If you wanted to avoid the death altogether, then you could follow @SomeOne2’s suggestion. When you try running across the beach, your CO or a comrade pulls you back by the shoulder and shouts, “Are you trying to get yourself killed? Put your f***ing helmet on!”
As actual Naval & Military historian, I prefer Phil Riley’s option 2. whose is consistent with modern IF concept (of course, doing cretin acts like charging into a minefield or straight toward a bunker bristling with MG42 ought to be cruelly (Zarfian sense) punished…)
If your IF is inspired by Saving Private Ryan, and the depiction of the horrific carnage on the Normandy Beaches is central in your narration, you can put Death alongside the PC as, well, in the movie above.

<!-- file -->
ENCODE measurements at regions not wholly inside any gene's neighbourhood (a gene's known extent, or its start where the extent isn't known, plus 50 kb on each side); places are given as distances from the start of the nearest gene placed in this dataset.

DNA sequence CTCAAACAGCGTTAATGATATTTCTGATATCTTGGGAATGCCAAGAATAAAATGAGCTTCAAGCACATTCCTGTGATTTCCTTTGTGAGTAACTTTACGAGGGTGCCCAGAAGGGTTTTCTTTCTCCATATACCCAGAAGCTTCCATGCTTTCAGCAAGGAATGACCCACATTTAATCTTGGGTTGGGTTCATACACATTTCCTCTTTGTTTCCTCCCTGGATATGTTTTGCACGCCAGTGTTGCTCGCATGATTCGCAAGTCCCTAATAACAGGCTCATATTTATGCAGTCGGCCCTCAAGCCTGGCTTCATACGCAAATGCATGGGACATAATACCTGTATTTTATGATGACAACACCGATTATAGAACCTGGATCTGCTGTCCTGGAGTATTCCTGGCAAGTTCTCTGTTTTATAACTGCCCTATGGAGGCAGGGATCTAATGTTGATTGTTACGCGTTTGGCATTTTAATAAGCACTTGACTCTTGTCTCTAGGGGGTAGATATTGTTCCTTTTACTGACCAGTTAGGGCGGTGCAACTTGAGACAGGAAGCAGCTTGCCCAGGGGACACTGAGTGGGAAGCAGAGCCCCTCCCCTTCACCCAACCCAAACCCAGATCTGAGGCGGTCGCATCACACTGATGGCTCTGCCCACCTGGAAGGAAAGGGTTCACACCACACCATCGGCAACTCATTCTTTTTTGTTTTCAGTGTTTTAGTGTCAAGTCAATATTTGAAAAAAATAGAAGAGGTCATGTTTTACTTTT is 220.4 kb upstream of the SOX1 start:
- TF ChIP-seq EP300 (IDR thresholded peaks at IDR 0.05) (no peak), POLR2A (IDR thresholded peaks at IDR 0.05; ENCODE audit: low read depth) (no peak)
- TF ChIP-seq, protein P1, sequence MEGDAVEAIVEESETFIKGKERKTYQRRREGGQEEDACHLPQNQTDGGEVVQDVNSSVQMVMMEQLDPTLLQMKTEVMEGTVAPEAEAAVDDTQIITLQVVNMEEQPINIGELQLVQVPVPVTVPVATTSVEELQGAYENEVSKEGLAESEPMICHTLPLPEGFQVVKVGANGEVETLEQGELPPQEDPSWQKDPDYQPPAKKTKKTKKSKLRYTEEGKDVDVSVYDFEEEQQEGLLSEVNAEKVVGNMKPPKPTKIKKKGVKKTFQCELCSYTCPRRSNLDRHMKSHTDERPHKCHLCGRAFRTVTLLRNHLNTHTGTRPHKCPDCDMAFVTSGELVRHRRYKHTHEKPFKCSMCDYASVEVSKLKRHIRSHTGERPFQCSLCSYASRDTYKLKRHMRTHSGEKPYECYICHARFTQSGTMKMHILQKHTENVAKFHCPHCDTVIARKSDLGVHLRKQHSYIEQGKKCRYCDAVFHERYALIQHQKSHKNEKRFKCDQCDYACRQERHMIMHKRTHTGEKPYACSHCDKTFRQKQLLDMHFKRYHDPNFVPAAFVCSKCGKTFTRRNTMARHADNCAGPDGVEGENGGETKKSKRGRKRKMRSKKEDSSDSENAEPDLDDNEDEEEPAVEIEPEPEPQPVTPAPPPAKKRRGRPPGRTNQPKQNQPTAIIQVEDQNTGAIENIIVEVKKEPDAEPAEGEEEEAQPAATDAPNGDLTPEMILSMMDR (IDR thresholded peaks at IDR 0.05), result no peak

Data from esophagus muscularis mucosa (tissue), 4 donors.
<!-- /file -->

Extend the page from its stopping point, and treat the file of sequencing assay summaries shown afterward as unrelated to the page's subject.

Actually, I would call that “Polite” on the original version of the scale—it’s obvious when you’re doing something game-ending and then the game actually ends, rather than leaving you in a walking-ghost state for the next three hours.
Cruelty would be if you can jump on a mine to see what happens, the game resurrects you and tells you not to do it again…and then much later you find out that resurrection locks you out of the endgame irrevocably.
I agree with you on that point that a player will probably only play the game once.
I’m making the game using Campbell’s Adrift V.5 (can highly recommend it ) and part of the reason for using the “lottery” as I call it in lack of a better word (sorry. English is not my native language.) is to learn about the various bells and whistles of this developer.